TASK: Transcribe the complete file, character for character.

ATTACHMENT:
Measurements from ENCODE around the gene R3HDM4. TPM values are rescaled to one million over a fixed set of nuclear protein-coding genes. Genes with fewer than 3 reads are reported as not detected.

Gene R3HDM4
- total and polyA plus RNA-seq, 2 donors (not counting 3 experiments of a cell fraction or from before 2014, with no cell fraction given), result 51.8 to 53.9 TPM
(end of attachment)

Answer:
Measurements from ENCODE around the gene R3HDM4. TPM values are rescaled to one million over a fixed set of nuclear protein-coding genes. Genes with fewer than 3 reads are reported as not detected.

Gene R3HDM4
- total and polyA plus RNA-seq, 2 donors (not counting 3 experiments of a cell fraction or from before 2014, with no cell fraction given), result 51.8 to 53.9 TPM